Christians a "hate group"

Christians a 'hate group'

By: Mannix Porterfield, Staff September 02, 2001

Quietly, behind the scenes, an assistant attorney general has been, for several years, teaching police across West Virginia a course in hate crimes.
Even though lawmakers twice in as many years have repulsed efforts to graft "sexual orientation" into West Virginia's so-called hate crime statute, Paul Sheridan covers this controversial aspect in his classrooms.

His teaching manual, crafted by former U.S. Attorney General Janet Reno partly with his input, by definition is "aimed at a law enforcement audience."
Much of the manual prepared by President Bill Clinton's attorney general, already used to indoctrinate an untold number of law enforcement agencies in this state, has stirred disquiet in the ranks of the West Virginia Family Foundation, an affiliate of the American Family Association.

Led by Kevin McCoy of Charleston, the state group finds sections of the curricula especially disturbing and perceives in them a sinister undercurrent. Ultimately, he suggests, it could be employed to muzzle men of the cloth.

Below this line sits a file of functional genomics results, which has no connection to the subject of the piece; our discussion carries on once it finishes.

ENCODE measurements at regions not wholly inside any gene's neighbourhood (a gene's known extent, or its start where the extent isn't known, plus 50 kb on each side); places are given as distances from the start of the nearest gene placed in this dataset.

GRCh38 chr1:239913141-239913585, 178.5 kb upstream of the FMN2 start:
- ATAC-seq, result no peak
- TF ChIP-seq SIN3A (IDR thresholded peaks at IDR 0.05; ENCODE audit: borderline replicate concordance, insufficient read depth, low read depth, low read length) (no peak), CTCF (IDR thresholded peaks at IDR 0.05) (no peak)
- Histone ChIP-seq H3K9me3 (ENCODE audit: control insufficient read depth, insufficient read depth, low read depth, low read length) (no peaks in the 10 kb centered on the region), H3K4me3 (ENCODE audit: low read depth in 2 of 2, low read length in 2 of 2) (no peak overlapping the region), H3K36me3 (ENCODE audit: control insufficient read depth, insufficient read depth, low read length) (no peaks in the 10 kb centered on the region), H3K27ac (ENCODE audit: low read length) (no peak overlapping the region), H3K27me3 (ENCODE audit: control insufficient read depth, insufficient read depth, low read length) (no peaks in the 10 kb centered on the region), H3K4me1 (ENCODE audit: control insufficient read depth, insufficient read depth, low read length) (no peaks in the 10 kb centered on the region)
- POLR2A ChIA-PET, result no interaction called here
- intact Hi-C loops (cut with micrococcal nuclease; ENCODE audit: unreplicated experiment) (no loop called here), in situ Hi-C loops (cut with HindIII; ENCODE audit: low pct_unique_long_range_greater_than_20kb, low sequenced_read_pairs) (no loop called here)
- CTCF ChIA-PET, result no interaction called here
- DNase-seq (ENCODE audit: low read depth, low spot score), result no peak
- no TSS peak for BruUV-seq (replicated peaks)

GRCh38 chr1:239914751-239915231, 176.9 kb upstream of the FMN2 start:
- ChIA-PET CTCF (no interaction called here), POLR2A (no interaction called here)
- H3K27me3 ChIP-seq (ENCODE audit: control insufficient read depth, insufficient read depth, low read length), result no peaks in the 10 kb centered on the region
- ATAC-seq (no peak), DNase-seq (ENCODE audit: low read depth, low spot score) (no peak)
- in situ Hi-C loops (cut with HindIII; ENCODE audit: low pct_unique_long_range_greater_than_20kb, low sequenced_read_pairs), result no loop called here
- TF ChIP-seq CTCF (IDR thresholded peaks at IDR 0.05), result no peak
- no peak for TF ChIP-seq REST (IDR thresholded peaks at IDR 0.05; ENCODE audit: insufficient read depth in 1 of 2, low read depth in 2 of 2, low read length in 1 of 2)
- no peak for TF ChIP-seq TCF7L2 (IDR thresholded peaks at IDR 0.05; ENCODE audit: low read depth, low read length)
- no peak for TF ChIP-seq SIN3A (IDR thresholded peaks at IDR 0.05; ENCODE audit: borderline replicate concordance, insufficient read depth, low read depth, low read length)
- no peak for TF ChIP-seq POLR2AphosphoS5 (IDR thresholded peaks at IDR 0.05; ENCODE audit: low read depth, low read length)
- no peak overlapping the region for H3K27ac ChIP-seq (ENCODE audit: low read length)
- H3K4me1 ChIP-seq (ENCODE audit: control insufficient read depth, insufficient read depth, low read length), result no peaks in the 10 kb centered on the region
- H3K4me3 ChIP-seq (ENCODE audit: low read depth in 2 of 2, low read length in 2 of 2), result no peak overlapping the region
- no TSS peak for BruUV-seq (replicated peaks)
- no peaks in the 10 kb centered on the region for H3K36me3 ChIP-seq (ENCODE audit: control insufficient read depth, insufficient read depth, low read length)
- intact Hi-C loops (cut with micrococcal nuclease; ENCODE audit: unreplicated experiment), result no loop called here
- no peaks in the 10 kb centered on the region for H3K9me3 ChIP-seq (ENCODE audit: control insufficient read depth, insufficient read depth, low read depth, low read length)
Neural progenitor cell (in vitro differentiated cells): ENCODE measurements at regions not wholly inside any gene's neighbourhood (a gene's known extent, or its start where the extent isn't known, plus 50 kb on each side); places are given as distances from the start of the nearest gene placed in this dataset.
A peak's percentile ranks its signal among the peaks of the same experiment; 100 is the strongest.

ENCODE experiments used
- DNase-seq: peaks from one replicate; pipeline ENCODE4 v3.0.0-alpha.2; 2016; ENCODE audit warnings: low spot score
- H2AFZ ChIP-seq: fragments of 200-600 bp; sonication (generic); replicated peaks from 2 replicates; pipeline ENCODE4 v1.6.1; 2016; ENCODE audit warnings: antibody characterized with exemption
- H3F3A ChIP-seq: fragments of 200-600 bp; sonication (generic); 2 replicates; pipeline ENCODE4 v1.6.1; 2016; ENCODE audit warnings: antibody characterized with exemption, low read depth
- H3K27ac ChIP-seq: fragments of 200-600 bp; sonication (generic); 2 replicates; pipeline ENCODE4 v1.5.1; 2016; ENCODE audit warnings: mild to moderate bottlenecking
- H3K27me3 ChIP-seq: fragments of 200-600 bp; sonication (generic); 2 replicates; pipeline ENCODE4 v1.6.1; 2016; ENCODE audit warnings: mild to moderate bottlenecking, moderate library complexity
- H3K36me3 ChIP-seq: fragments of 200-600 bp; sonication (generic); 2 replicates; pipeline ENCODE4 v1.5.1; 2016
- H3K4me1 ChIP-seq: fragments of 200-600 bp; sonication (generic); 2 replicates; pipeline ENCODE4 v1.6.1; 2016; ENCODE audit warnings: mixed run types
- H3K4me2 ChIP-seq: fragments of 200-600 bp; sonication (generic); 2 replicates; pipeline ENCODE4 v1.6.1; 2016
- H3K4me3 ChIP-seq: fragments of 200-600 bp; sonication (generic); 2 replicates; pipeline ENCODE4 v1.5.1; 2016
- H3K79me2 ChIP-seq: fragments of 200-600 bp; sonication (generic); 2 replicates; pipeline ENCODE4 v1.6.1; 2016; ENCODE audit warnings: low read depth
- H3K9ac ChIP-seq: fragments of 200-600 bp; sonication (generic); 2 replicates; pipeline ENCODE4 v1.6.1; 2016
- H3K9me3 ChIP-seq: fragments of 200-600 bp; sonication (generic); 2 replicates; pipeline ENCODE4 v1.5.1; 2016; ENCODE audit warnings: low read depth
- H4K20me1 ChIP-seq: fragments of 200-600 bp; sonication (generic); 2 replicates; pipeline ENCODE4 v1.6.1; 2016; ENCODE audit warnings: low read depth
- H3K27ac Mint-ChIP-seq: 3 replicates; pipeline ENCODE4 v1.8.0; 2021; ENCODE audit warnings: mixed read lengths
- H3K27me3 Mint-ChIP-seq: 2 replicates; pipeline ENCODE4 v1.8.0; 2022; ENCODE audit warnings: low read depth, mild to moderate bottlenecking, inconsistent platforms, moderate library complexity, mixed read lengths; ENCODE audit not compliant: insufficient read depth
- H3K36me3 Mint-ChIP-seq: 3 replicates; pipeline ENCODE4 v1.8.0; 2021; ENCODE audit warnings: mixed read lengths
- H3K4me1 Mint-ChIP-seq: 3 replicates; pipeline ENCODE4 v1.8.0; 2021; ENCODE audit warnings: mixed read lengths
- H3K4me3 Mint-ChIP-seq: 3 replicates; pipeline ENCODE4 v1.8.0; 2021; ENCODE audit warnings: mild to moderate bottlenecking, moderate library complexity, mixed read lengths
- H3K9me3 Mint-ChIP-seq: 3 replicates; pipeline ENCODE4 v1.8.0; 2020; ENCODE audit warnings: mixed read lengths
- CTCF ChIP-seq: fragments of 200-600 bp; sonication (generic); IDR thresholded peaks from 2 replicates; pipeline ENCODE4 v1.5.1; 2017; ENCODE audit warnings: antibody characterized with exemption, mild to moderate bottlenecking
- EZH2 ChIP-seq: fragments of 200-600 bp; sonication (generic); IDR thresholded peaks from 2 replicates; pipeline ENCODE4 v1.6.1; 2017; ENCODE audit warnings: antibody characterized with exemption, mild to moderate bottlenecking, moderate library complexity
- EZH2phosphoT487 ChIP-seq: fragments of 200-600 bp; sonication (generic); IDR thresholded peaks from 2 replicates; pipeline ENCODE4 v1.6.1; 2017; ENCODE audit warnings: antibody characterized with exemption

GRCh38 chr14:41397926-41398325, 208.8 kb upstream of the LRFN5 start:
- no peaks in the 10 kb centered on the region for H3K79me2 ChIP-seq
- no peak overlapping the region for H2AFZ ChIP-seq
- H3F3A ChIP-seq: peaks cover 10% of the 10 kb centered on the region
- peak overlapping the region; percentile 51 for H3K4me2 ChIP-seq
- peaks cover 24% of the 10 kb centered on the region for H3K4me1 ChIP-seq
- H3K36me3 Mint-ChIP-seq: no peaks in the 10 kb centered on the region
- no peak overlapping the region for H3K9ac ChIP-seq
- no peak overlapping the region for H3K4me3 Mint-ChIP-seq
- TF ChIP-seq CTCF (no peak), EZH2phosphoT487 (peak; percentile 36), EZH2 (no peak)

Under "hate group ideology" identification, for instance, it is written, "Homophobia recently has been added to their agenda."

"There goes 95 percent of West Virginians," McCoy said last week in an interview.

"I believe, by and large, the majority of West Virginians oppose the homosexuality of our society, our state. Unless the senior assistant attorney general would like to give us a different definition of what homophobia means, my contention is this applies to anybody who has a problem with homosexuality."

The same section identifies some hate-mongers as those who "blame the federal government, an international Jewish conspiracy or communism for most of this country's problems."

What disturbs McCoy and people like him most is the next sentence:

"Some groups include apocalyptic Christianity in their ideology and believe we are in, or approaching, a period of violence and social turmoil which will precede the Second Coming of Christ."

Unless Reno and Sheridan can show otherwise, McCoy takes this to mean anyone with a literal interpretation of the Bible, especially in regard to scriptures on prophecy, is part and parcel of a hate group.